Slow Food for Thought

A Food and Architecture Blog

Western society is experiencing an unprecedented food revolution. A heightened awareness of globalized food production, local sustainability and loss of arable land to urban centers has become the catalyst to transform the current way of thinking. Currently, more than 50% of the food consumed in the city of Toronto is imported from Florida, California and Mexico, and travels an average of 1300 km . At the neighbourhood level, the emergence of farmers markets and community shared agriculture programs, as well as the voices of local celebrity chefs intoning the importance of local food sources are creating greater awareness of what we eat and where our food comes from.

This thesis strives, for better or for worse, to reconnect the inhabitants of Toronto with the land.


36 Strategems Towards a People’s Modernity

The design thesis is sited along the Shanghai Bund in China. It pursues an alternative modernity that is quintessentially Chinese by developing a design approach specific to the local imperatives and the contextual condition. This is achieved by first examining the development of Shanghai’s modernity, traditional construction principles, and narratives inherent to the site. Secondly, program components are reorganized for a tactical design application. The thesis concludes with a time-based and event-driven collective space that is sensitive to local culture while aiming to seed participation towards a local modernity.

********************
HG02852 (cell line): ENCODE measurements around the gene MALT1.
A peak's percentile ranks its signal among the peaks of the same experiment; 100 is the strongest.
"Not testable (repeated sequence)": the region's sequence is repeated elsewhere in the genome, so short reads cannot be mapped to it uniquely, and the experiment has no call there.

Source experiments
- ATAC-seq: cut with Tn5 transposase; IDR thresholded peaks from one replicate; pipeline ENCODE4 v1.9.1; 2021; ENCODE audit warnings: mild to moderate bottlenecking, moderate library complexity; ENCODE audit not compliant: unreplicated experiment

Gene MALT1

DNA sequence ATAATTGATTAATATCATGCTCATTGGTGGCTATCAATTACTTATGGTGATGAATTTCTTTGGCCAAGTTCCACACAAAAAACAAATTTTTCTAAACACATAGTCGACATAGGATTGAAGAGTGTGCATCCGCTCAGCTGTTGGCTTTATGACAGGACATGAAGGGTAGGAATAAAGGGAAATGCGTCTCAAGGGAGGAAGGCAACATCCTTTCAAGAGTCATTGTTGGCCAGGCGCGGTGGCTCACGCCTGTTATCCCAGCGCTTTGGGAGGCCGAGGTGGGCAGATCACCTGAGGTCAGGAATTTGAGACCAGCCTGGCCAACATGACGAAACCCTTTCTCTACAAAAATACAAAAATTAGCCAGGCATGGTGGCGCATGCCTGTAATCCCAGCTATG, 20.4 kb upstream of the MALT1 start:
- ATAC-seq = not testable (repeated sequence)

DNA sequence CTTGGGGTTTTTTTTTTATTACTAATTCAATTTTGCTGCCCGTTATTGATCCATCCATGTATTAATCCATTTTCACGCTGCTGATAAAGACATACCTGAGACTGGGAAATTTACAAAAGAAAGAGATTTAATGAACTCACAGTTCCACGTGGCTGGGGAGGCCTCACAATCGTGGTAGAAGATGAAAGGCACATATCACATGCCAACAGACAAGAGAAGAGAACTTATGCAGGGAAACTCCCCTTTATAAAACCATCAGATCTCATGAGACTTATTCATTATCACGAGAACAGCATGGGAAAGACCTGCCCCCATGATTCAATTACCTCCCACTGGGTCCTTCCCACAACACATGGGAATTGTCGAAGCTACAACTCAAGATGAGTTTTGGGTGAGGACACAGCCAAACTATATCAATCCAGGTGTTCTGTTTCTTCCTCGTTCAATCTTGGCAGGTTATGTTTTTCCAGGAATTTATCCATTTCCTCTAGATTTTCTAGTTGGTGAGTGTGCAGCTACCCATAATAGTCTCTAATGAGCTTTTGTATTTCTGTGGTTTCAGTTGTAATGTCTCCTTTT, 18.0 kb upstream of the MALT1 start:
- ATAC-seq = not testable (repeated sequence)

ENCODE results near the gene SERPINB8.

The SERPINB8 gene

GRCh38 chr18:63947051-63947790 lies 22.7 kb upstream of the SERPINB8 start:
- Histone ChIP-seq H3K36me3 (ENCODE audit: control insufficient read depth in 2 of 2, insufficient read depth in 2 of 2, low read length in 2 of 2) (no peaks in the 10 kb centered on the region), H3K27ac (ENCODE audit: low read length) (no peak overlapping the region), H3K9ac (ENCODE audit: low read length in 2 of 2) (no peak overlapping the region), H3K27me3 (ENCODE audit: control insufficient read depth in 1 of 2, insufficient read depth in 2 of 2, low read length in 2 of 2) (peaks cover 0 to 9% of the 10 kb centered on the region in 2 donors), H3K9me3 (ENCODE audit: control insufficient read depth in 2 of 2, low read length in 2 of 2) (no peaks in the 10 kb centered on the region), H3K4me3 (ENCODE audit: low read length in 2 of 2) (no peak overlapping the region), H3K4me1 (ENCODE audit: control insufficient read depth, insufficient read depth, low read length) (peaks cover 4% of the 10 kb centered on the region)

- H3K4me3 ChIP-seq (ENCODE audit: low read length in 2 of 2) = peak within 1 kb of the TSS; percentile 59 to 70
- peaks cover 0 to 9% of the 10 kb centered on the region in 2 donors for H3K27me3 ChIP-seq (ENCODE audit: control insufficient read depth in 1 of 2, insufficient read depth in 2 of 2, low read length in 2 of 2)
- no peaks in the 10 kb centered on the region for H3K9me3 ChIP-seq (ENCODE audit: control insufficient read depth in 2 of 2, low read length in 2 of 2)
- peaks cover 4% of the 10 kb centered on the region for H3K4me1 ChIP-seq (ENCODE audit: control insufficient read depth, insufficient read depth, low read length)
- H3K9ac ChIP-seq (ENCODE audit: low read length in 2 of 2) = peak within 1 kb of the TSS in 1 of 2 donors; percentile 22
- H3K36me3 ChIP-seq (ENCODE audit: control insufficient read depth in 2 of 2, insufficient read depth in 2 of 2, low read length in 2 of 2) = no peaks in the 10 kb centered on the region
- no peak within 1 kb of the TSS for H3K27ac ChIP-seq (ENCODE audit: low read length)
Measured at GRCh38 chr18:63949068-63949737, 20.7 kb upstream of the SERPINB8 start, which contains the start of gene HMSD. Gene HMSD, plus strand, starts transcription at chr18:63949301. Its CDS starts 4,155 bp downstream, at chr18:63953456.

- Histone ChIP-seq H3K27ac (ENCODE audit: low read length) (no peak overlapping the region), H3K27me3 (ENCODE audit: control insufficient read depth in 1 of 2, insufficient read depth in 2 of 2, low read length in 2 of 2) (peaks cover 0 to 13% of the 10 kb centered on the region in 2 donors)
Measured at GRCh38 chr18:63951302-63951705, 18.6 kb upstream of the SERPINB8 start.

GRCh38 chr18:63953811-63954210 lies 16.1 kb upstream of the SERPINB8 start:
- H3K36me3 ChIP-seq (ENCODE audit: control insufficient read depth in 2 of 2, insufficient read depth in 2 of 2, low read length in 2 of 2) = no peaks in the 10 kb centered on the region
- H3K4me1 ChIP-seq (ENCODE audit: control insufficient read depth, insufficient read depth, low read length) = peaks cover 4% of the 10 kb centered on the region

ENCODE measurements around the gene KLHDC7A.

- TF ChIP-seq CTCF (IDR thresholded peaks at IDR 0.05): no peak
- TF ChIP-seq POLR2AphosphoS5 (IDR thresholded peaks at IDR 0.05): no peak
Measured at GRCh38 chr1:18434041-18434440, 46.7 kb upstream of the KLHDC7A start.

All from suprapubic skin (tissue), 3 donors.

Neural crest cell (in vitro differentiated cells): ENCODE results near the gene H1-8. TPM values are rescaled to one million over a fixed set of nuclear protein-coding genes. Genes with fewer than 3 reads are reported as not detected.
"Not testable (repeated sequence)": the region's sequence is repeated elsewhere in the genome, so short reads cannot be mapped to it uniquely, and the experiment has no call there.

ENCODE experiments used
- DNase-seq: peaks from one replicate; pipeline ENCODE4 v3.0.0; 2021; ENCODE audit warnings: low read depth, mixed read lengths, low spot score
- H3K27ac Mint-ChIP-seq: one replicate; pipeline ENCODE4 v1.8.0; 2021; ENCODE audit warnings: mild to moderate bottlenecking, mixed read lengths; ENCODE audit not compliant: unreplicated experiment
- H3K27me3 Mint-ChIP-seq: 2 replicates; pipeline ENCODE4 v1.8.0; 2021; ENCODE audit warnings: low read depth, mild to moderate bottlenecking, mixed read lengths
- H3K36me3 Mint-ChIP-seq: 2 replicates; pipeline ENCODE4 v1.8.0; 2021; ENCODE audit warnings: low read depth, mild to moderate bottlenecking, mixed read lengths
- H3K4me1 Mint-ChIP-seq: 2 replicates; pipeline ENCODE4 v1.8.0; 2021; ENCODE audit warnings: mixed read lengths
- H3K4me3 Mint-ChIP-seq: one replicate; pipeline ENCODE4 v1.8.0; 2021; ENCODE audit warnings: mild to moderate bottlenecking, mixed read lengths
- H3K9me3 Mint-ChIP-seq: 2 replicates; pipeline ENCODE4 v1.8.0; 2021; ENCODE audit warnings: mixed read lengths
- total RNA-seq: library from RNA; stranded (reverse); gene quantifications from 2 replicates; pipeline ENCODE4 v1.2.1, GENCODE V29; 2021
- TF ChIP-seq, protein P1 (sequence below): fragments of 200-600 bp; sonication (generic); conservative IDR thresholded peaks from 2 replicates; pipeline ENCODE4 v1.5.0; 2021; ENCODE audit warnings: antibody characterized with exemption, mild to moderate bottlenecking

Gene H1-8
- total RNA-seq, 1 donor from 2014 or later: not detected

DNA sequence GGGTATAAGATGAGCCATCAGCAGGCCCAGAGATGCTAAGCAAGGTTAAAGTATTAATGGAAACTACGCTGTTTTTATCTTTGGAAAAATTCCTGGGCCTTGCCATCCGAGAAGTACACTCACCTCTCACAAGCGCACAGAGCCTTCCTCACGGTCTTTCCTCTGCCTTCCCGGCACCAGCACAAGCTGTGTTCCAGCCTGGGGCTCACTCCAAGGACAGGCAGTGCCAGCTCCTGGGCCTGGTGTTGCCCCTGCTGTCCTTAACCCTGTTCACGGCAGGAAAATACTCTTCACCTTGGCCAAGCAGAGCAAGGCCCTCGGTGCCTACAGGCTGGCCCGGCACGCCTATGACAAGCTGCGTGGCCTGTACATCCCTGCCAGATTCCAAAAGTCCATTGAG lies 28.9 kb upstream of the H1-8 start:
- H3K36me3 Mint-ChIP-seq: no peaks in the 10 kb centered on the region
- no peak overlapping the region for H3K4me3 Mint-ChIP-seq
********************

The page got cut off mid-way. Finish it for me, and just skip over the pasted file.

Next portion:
The One Minute Theatre: Allan Wes Wilson

The following is an abstract of my intentions...What began as an ipod on the roof of St. Peter's has thusly evolved.

The purpose of this thesis is to examine the correlative qualities between architecture and theatre. For millennia, drama has been used as a dominant vehicle for the investigation of those ethereal qualities which comprise daily life; operating as a framework for the deeper understanding of incredibly dynamic social, political and temporal relationships. To parallel an analogy by the English poet Ted Hughes; the classical dramas of the Greek poets have been conceived as quantitative elements which illustrate- which make accessible- the most intangible of human conceptions. However, episodes in the late nineteenth and early twentieth century have evolved the dramatic arts into to something more critical. As such they may actually provide the richest interface for the registration and projection of colliding ideologies, capitalist motivations and cultural histories. What this thesis supposes is that drama has the capacity to express a more fundamental understanding of the affects of contemporary architectures. The proposition is made for an architectural device which may chronicle the dynamic tensions embedded in a neighbourhood in crisis.